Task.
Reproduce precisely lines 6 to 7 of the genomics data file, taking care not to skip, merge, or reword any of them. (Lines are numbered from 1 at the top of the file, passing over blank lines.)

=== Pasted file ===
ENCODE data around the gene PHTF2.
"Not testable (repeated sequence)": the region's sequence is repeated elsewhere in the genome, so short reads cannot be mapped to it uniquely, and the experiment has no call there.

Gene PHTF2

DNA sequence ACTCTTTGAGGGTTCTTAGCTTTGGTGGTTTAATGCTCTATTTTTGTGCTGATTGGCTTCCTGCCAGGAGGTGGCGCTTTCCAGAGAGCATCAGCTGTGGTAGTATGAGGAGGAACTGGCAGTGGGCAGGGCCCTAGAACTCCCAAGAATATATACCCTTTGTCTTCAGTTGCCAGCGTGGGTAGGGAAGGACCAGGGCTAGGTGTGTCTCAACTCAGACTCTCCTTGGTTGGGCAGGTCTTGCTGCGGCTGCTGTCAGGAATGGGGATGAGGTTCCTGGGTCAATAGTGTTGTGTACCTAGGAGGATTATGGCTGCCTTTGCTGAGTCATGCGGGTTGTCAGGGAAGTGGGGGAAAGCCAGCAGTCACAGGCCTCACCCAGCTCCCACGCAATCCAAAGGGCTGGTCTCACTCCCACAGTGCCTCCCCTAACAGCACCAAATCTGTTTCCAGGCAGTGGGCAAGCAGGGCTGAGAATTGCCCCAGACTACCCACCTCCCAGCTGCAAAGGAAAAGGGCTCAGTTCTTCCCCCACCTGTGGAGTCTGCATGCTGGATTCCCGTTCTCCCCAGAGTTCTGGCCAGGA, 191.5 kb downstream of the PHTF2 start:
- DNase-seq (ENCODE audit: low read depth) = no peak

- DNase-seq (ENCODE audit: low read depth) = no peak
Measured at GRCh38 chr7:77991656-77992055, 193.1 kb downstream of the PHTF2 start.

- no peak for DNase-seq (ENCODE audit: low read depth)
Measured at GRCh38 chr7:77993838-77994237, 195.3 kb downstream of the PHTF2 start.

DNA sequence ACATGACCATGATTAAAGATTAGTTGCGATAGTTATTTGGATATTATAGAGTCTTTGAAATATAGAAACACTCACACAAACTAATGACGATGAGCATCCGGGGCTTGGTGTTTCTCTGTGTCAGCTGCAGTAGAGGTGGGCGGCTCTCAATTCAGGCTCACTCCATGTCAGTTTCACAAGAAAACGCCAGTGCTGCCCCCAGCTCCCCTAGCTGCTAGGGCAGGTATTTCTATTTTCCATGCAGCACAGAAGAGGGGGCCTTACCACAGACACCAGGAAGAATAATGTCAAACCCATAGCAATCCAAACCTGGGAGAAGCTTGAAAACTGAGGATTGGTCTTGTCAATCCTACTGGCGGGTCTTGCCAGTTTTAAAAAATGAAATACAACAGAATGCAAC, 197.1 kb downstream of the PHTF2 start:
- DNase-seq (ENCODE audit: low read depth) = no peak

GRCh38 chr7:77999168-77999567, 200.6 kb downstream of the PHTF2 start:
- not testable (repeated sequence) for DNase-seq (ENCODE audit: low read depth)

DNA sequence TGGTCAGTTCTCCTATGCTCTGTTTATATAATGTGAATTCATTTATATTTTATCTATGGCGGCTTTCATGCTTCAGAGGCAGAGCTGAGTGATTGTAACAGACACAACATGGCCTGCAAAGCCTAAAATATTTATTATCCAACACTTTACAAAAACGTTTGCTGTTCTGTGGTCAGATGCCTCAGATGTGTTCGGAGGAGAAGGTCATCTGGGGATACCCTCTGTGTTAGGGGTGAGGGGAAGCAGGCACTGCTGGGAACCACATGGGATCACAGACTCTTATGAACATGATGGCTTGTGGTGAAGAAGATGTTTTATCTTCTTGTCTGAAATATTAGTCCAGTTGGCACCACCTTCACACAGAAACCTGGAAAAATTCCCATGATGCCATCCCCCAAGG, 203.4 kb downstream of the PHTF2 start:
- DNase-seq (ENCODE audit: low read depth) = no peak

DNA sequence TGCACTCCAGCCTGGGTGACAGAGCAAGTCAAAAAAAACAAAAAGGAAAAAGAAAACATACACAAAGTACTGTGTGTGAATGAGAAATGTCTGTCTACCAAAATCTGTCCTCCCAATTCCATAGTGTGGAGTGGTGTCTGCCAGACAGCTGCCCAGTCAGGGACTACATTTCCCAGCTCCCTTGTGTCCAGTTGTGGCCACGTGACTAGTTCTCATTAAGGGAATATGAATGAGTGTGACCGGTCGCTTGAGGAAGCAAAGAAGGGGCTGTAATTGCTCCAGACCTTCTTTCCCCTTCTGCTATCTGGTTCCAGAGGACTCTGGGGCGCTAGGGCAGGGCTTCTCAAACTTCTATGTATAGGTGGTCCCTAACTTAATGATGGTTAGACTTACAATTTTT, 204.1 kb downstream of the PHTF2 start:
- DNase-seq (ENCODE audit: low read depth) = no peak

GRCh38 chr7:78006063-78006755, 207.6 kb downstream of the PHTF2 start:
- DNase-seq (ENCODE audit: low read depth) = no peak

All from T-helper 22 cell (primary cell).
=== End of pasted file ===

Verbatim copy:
- DNase-seq (ENCODE audit: low read depth) = no peak
Measured at GRCh38 chr7:77991656-77992055, 193.1 kb downstream of the PHTF2 start.